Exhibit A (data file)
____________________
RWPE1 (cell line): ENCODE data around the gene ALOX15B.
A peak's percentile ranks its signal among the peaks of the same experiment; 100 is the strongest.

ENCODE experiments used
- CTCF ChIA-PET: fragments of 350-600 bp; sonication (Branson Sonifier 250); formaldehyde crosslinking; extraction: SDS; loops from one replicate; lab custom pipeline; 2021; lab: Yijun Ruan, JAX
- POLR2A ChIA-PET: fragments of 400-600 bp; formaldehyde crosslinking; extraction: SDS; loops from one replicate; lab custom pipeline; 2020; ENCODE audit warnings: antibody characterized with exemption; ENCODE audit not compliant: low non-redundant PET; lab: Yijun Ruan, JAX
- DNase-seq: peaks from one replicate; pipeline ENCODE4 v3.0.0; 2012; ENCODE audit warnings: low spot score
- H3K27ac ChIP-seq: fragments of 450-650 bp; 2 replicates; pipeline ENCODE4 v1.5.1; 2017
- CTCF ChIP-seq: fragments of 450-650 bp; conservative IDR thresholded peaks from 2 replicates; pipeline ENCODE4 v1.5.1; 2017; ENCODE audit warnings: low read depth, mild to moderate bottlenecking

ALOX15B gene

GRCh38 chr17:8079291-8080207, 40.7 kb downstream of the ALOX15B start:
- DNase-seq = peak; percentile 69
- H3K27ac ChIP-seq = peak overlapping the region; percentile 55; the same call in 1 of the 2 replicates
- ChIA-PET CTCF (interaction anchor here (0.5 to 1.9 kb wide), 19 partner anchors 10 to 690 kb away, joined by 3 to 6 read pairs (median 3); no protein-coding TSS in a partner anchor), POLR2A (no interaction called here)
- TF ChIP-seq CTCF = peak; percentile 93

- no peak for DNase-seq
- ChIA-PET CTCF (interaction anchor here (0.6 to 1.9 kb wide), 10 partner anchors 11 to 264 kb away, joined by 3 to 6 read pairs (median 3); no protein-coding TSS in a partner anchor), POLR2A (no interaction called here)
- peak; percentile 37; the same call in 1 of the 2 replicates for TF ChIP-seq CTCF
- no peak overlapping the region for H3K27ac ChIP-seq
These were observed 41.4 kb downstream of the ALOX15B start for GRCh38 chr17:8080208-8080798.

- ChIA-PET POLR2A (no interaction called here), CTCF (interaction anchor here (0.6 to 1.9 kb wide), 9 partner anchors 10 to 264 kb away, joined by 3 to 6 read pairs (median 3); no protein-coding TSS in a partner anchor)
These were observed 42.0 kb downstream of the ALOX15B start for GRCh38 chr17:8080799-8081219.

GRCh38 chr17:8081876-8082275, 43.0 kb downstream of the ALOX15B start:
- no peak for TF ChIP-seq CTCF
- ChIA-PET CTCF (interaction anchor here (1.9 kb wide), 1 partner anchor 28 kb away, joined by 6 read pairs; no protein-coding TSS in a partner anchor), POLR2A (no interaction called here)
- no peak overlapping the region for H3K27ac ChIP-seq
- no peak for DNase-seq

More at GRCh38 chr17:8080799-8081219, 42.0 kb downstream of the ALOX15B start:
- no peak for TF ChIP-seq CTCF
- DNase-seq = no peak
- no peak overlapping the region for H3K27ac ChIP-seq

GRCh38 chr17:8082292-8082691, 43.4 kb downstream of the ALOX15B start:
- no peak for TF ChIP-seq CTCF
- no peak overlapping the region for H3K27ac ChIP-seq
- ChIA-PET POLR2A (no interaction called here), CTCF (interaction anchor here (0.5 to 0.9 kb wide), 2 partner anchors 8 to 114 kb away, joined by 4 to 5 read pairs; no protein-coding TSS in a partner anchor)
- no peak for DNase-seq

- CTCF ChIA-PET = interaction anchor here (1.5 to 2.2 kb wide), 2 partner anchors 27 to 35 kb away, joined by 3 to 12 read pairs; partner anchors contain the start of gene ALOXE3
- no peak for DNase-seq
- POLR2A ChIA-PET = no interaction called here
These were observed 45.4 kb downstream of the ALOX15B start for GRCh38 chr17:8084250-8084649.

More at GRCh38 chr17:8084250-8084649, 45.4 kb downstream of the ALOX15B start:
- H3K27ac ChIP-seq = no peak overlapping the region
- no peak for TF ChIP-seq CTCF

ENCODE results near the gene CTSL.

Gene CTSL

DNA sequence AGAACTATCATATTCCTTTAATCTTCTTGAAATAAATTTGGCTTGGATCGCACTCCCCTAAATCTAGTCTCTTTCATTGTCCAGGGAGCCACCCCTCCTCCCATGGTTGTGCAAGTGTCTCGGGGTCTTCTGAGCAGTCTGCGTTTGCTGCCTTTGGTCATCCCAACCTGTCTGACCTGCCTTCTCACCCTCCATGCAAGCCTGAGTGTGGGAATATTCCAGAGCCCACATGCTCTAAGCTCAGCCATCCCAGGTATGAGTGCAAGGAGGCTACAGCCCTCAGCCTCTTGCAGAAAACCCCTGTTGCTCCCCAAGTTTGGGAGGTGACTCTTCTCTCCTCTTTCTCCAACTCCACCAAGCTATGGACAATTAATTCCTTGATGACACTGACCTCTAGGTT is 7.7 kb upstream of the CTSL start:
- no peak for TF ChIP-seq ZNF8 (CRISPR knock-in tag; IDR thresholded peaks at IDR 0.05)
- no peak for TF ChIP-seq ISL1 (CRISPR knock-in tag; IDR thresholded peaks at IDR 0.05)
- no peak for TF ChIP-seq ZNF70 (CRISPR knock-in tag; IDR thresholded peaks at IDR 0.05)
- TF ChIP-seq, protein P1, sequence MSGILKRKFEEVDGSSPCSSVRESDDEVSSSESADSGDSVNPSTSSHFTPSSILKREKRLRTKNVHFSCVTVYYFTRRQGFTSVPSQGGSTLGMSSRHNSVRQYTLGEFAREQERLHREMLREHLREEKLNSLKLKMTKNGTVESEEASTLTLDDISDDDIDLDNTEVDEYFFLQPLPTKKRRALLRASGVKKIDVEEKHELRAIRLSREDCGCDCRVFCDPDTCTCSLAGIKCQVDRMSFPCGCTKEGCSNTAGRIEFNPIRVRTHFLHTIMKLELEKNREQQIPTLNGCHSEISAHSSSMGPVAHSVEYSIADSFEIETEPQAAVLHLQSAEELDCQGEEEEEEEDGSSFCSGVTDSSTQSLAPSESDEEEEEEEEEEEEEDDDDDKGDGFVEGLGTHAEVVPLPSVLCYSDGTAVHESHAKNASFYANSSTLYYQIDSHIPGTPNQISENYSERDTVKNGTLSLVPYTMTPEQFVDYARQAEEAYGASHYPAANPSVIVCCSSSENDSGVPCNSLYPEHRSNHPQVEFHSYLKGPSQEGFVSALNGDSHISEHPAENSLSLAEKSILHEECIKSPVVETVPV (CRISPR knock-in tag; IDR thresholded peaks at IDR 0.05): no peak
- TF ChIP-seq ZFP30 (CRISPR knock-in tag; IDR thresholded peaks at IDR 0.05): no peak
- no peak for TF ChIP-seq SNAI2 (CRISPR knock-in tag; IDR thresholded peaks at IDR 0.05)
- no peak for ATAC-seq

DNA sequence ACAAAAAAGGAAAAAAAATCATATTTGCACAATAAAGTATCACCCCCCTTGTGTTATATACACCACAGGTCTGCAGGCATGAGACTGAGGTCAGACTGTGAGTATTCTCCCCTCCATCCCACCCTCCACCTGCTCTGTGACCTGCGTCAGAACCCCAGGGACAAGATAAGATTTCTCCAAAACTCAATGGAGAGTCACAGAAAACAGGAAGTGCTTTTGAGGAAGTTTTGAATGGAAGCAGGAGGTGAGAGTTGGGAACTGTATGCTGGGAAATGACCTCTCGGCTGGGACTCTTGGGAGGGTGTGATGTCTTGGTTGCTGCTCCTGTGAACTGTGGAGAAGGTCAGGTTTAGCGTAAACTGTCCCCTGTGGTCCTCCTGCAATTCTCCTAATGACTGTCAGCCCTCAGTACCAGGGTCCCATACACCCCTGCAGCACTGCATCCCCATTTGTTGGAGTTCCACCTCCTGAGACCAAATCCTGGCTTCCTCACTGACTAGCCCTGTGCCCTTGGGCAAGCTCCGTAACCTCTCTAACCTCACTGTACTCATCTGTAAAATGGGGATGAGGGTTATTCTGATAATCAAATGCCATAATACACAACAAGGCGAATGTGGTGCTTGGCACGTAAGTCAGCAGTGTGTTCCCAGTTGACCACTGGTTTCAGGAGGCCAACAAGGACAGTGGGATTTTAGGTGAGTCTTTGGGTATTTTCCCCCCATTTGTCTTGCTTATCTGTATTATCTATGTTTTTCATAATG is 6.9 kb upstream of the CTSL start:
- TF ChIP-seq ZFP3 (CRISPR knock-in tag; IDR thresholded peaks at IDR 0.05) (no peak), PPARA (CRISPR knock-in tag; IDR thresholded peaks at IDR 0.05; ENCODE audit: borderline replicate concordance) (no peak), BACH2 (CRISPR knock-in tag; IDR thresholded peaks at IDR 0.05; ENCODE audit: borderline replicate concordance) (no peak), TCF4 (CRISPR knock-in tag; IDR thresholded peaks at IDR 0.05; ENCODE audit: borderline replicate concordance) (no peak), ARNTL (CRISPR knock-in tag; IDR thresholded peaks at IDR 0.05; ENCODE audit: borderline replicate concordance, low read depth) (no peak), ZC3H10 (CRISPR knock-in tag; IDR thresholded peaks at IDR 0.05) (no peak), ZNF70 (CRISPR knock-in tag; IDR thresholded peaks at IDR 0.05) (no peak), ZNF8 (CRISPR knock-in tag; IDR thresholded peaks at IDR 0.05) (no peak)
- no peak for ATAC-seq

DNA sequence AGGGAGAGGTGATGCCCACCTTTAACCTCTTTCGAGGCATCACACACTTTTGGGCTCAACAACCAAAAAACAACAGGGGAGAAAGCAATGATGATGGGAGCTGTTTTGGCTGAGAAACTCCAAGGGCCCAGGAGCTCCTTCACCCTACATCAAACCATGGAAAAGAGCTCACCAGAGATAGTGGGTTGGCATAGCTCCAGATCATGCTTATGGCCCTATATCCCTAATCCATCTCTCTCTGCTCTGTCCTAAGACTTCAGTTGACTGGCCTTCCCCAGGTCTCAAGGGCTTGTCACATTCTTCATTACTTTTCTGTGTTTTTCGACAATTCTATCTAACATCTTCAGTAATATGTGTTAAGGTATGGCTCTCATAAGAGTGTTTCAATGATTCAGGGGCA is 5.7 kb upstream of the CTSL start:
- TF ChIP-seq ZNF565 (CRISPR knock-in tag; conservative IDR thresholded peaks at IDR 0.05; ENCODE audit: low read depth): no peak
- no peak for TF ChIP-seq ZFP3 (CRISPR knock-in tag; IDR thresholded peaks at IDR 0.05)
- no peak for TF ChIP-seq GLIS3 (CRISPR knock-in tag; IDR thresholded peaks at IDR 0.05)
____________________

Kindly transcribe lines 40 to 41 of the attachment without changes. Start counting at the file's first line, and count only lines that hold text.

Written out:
More at GRCh38 chr17:8084250-8084649, 45.4 kb downstream of the ALOX15B start:
- H3K27ac ChIP-seq = no peak overlapping the region